It looked perfect through the lens. I had the shot all lined up: blue mountain in the background, a rocky trail winding through the middle, and wildflowers in the foreground that made up two-thirds of the composition. I rotated the polarizing filter just enough so that I had a bright blue sky. Click.
No sooner had I snapped the shutter release than a fellow eco-tourist standing at my elbow leaned in and remarked, “I could take great photos, too, if I had the fancy camera you do and knew how to fix them in the computer.”
I smiled and said nothing, but the comment rankled me. Cropping a photo and lightening or darkening areas, after all, are nothing more than techniques that generations of earlier photographers have used for years in the darkroom.
But that fellow did have a point. Some of the nature photos you see today in outdoor magazines or framed and for sale in stores depict images that don’t exist in the real world. Some are so doctored, in fact, that a disclaimer of “photo illustration” has to be added for purposes of disclosure.
The “doctor” is usually in …
Many of the most iconic nature shots popular today are composites. How probable is it, for example, to capture that perfect moment of a wild wolf howling in front of a moon so big that it would have to be hurtling toward the Earth to make such an image even remotely possible? Or what are the chances that a photographer could catch a polar bear standing in the perfect spot beneath an incredible array of northern lights? Those types of photos are almost always the result of merging two or more separate shots.
Is that photo, then, any less of a “nature shot” than one you’d take, say, of a tree growing in your backyard, without any digital alterations made after you depressed the shutter? Would you be more likely to purchase such an untouched shot, or would you go for the Great White Bear pondering the aurora borealis?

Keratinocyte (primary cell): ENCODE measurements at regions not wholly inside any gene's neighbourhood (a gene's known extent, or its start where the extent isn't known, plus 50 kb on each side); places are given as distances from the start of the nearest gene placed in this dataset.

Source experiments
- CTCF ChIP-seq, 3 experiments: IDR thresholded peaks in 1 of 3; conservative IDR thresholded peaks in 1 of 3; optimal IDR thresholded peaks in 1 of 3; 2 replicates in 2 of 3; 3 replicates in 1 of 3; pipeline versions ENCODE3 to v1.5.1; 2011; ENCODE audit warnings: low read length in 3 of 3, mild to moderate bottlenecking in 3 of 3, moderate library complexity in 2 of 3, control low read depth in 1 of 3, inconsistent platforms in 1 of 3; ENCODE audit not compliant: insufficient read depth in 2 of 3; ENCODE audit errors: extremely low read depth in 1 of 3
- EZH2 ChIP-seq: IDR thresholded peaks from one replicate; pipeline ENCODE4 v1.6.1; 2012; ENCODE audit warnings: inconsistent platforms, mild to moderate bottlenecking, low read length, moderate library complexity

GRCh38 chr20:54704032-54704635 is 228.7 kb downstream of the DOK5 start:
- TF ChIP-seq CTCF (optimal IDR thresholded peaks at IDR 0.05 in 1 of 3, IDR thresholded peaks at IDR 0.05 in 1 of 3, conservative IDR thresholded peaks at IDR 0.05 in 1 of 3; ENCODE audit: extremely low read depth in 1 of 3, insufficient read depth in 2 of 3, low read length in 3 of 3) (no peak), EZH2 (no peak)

… and has been for a long time
Manipulating scenes for the camera and the images the camera captures is nothing new.
As far back as the 1860s, photographer Matthew B. Brady, whose name is almost synonymous with Civil War photography (although he was often only the “project manager”), was rearranging carrion and debris on battlefields for more dramatic impact.
Then there’s the infamous 1994 Time magazine incident, when the publication darkened O. J. Simpson’s skin to make him look more like a criminal.
I’m an amateur photographer, so my “doctoring” is usually minimal, limited to taking out a telephone pole here or removing a bit of jacket sleeve there that just happened to move into the corner of the frame before I quickly snapped.
Do even these manipulations “ruin” a nature shot? Should we be interested only in pure documentation of what’s out there? Or should we, rather, be more interested in creating the image of what we see out there, much as a nonfiction writer uses his or her own style and choice of words to convey an emotion — to make you feel what he or she does about the “facts”?
Drawing the lines — or taking them out
In truth, almost all good photographers create a “vision” for every photo they take. Whether before taking the shot (moving a leaf for a better composition) or after clicking (lightening the shadows or changing a horizontal format to a vertical one), they are all manipulations.
Are these tweaks a threat to the integrity of “purist” documentary photographers, who don’t believe in altering anything? Is the goal in nature photography to capture an unadulterated moment, or to create an image? And, how do you answer the question, “Is your photo real?”